Tuesday, March 30, 2021

515. THE SURVIVAL OF ST. JOAN. From my (unpublished) ENCYCLOPEDIA OF THE NEW YORK STAGE, 1970-1975

Mathew Tobin, Ronald Bishop, Gretchen Corbett
THE SURVIVAL OF ST. JOAN [Musical/Biographical/Period/Politics/Youth] B/LY: James Lineberger; M: Hank and Gary Ruffin; D: Chuck Gnys; S/C: Peter Harvey; L: Thomas Skelton; P: Hailey Stoddard and Neal Du Brock; T: Phyllis Anderson Theatre (OB); 2/28/71-3/14/71 (17)

A "medieval rock opera” (no, not Pippin) with an antiwar theme that had begun as a concert produced at the Playwrights Unit before being expanded to a musical with songs and dialogue. Its premiere was in Buffalo the previous year. 

The Survival of St. Joan, which, despite its weak showing in this production, appears to have had an afterlife, is a retelling of the Joan of Arc story using a revisionist account in which the Maid of Orleans (Gretchen Corbett) is not burned at the stake. Instead, when a reputed witch is slain in her place, Joan is allowed to live after confessing her transgressions. She takes up with a mute farmer (Richard Bright) who falls in love in with her, but with the Hundred Years War (an allusion to the Vietnam War) continuing to rage, she rejoins the army, where she is rejected and even must fight off being raped. Joan ultimately meets her appointed fate when villagers accuse of her of hexing their cow. Before she meets her appointed end, however, bound to a tree, her saintly voices, which have deserted her, return.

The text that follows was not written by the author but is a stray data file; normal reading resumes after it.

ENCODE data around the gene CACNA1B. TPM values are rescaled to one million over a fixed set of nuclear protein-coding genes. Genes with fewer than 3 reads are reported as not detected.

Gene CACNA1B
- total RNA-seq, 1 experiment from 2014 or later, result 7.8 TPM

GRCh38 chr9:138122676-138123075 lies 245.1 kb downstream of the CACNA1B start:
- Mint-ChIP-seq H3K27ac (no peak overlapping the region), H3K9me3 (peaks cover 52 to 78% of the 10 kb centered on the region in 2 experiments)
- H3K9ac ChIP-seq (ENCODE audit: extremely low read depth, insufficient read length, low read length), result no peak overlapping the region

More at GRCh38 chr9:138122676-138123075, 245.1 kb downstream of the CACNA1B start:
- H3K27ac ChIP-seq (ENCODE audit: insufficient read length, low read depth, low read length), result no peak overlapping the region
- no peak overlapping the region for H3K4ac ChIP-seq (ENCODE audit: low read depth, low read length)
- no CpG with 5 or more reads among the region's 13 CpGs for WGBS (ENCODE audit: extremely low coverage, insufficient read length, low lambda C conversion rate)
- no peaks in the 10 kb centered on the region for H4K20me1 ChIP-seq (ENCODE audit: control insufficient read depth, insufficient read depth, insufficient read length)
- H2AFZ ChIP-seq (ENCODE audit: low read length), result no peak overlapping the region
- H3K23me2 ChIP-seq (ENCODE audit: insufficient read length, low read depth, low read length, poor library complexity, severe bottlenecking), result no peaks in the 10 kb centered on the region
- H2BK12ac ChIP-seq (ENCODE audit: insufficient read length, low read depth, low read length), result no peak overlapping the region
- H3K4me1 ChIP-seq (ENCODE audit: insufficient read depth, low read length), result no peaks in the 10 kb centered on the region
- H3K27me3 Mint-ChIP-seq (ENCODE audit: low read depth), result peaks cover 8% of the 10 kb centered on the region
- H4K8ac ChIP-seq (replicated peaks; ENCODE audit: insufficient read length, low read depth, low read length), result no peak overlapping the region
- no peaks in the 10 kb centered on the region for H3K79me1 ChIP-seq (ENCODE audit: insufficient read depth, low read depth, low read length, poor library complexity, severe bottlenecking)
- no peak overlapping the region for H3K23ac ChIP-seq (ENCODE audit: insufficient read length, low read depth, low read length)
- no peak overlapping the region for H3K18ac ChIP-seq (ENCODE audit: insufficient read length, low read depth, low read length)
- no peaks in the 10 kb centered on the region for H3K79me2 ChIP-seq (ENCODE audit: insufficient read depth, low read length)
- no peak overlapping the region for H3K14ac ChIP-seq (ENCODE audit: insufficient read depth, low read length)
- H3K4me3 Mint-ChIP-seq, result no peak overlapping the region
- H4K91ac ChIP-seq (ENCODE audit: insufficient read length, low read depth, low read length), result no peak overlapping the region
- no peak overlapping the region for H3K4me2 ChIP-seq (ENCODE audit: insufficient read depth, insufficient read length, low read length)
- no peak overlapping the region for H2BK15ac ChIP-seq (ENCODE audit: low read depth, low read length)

The many songs, which can be heard on the show’s album, include “Survival,” “Someone Is Dying,” “Back in the World,” “Stonefire,” “Country Life,” “Cornbread,” “Darkwoods Lullaby,” “Propitious,” and “Burning a Witch.” Cast members, all playing two or more roles, included F. Murray Abraham, Lenny Baker. Mathew Tobin, Ronald Bishop, Patricia O’Connell, Janet Sarno, and Tom Sawyer.  

Performed by having the story acted out downstage while upstage an Atlanta rock band called Smokerise sang the lyrics and accompanied the action, The Survival of St. Joan ran into stiff  opposition. (Two of the band's four members wrote the score.) Clive Barnes torched it for its notably poor book and lyrics: “Rarely can such pretentious nonsense have been foisted upon the public. It pretends to be modern, modish, fashionable and presumably even significant. But it has little to declare but its quite remarkable impudence. Chuck Gnys's staging was as atrocious as the acting.”

Next up: Sweet Feet